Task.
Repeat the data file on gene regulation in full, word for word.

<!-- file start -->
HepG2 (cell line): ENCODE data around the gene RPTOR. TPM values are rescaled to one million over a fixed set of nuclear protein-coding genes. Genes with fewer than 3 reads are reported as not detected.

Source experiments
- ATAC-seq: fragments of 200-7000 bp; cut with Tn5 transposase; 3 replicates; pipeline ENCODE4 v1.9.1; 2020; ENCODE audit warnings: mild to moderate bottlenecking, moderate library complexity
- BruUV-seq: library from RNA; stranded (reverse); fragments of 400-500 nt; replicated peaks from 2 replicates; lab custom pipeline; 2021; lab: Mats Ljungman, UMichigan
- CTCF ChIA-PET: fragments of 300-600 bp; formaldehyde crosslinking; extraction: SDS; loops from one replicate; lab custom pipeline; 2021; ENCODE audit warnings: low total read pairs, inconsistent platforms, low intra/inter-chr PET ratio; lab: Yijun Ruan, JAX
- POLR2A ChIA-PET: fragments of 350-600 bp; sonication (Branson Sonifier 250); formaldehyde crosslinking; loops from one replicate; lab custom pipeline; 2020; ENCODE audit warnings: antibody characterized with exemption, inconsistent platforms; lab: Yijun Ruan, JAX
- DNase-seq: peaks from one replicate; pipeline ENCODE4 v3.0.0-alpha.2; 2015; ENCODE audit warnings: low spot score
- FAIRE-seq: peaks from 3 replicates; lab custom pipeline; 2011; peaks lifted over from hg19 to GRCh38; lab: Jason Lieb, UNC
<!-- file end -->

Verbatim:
HepG2 (cell line): ENCODE data around the gene RPTOR. TPM values are rescaled to one million over a fixed set of nuclear protein-coding genes. Genes with fewer than 3 reads are reported as not detected.

Source experiments
- ATAC-seq: fragments of 200-7000 bp; cut with Tn5 transposase; 3 replicates; pipeline ENCODE4 v1.9.1; 2020; ENCODE audit warnings: mild to moderate bottlenecking, moderate library complexity
- BruUV-seq: library from RNA; stranded (reverse); fragments of 400-500 nt; replicated peaks from 2 replicates; lab custom pipeline; 2021; lab: Mats Ljungman, UMichigan
- CTCF ChIA-PET: fragments of 300-600 bp; formaldehyde crosslinking; extraction: SDS; loops from one replicate; lab custom pipeline; 2021; ENCODE audit warnings: low total read pairs, inconsistent platforms, low intra/inter-chr PET ratio; lab: Yijun Ruan, JAX
- POLR2A ChIA-PET: fragments of 350-600 bp; sonication (Branson Sonifier 250); formaldehyde crosslinking; loops from one replicate; lab custom pipeline; 2020; ENCODE audit warnings: antibody characterized with exemption, inconsistent platforms; lab: Yijun Ruan, JAX
- DNase-seq: peaks from one replicate; pipeline ENCODE4 v3.0.0-alpha.2; 2015; ENCODE audit warnings: low spot score
- FAIRE-seq: peaks from 3 replicates; lab custom pipeline; 2011; peaks lifted over from hg19 to GRCh38; lab: Jason Lieb, UNC